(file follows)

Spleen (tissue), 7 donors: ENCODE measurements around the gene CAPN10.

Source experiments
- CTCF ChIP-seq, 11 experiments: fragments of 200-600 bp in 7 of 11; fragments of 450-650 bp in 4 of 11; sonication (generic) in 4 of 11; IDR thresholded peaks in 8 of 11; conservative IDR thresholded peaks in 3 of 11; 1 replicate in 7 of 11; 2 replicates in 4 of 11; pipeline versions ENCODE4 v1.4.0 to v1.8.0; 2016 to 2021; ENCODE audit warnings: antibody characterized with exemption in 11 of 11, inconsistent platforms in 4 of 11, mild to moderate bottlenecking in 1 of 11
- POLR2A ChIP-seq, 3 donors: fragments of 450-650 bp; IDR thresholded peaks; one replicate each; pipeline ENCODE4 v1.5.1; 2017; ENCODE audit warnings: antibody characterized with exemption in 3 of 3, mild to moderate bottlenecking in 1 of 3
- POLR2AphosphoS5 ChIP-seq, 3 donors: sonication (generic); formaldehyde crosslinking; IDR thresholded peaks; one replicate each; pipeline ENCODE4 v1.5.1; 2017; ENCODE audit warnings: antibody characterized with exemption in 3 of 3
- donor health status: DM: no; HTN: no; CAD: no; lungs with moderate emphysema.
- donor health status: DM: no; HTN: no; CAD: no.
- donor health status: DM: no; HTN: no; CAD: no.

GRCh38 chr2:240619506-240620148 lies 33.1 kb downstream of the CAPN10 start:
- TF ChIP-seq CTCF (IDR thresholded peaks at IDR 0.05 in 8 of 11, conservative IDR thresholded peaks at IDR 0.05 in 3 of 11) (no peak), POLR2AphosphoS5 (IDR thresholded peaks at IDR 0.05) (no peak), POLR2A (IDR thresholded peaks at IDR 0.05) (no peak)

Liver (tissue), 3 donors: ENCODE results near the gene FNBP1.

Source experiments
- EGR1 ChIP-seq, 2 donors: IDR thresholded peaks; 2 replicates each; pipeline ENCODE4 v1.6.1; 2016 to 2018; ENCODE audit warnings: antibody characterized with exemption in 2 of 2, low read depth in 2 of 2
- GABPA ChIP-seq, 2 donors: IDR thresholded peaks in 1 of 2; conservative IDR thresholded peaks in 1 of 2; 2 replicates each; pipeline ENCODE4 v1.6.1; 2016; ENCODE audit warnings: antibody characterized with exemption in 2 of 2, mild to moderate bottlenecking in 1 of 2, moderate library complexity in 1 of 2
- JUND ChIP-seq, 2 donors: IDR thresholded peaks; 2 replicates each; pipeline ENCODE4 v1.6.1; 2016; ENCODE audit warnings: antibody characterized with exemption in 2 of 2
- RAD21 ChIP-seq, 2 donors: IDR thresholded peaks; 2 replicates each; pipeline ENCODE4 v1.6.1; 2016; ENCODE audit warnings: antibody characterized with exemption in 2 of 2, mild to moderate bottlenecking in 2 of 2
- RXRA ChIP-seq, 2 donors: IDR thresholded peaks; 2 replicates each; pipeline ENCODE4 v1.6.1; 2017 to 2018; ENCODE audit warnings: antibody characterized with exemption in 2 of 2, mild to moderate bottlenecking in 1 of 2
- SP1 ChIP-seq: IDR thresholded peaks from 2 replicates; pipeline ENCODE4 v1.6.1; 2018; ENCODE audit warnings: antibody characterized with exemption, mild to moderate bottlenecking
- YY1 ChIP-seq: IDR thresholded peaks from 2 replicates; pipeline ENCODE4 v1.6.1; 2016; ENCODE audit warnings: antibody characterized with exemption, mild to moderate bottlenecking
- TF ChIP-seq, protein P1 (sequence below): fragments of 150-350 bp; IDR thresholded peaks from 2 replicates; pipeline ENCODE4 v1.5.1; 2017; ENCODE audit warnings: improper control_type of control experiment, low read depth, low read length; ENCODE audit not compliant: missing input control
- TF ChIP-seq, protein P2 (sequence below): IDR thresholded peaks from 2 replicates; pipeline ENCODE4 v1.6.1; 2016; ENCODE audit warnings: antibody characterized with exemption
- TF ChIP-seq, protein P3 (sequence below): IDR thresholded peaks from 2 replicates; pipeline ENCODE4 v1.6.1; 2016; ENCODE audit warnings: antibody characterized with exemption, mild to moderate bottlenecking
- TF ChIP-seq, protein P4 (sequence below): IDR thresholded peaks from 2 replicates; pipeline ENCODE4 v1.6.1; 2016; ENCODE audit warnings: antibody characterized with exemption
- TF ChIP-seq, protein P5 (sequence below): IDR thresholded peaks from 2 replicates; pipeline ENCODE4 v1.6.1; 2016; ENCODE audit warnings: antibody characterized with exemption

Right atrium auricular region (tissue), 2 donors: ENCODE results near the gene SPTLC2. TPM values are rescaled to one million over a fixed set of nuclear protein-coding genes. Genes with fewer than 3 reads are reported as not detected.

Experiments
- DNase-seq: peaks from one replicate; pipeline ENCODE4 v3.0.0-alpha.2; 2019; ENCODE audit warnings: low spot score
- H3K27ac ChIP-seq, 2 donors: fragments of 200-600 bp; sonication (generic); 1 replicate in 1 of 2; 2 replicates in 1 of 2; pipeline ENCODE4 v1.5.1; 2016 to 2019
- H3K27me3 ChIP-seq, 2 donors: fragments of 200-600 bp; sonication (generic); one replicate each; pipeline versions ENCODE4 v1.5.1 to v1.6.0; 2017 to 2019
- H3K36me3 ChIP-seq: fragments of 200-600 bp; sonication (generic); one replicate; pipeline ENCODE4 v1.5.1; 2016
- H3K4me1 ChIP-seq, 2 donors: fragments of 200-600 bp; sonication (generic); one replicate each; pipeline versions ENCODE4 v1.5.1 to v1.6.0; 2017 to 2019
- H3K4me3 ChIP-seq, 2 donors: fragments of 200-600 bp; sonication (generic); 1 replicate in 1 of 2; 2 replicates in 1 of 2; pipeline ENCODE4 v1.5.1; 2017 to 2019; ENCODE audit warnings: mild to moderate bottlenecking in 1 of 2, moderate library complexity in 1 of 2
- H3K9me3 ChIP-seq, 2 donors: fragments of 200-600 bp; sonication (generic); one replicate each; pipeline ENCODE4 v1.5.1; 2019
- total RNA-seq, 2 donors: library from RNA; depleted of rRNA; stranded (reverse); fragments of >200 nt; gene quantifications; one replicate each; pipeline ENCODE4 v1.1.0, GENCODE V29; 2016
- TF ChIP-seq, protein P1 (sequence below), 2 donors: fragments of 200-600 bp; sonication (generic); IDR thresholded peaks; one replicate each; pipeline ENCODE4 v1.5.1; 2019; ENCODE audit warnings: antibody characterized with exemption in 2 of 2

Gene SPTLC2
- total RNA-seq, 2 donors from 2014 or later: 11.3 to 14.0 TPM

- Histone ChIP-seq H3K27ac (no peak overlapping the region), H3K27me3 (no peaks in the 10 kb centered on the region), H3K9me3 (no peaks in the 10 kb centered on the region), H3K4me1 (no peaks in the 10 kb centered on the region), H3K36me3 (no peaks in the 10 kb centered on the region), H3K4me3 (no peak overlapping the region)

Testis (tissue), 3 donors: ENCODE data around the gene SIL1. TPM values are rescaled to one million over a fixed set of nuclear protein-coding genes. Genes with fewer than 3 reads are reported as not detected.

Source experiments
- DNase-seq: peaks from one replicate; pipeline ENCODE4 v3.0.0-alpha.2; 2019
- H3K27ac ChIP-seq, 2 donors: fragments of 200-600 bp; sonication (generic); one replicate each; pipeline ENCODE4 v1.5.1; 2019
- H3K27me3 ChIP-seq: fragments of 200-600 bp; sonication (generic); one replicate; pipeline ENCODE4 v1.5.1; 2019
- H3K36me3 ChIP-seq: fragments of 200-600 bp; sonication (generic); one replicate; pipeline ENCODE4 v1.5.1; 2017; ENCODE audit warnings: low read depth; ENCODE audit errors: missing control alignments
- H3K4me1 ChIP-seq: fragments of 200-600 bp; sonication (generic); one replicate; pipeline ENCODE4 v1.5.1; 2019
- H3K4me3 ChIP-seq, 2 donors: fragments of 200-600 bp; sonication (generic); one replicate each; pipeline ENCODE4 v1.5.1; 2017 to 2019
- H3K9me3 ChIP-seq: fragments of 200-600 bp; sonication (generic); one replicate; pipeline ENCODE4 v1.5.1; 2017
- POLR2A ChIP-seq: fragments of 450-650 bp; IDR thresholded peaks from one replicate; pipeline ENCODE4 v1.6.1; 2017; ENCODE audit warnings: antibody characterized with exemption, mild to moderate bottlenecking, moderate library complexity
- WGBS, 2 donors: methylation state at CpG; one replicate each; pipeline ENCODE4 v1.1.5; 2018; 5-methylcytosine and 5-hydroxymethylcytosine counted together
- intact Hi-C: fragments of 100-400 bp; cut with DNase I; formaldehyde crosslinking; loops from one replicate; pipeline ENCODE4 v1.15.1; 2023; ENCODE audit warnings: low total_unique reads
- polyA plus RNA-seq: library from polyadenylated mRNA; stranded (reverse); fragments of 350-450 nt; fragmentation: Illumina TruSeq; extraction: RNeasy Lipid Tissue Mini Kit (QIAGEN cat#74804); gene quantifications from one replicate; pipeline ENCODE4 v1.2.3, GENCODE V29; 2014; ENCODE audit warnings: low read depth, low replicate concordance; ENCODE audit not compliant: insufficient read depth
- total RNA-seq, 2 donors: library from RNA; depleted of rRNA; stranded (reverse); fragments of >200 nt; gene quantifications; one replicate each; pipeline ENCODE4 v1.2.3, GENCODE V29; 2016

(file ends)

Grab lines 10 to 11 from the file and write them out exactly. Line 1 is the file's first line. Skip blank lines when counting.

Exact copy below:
- TF ChIP-seq CTCF (IDR thresholded peaks at IDR 0.05 in 8 of 11, conservative IDR thresholded peaks at IDR 0.05 in 3 of 11) (no peak), POLR2AphosphoS5 (IDR thresholded peaks at IDR 0.05) (no peak), POLR2A (IDR thresholded peaks at IDR 0.05) (no peak)

Liver (tissue), 3 donors: ENCODE results near the gene FNBP1.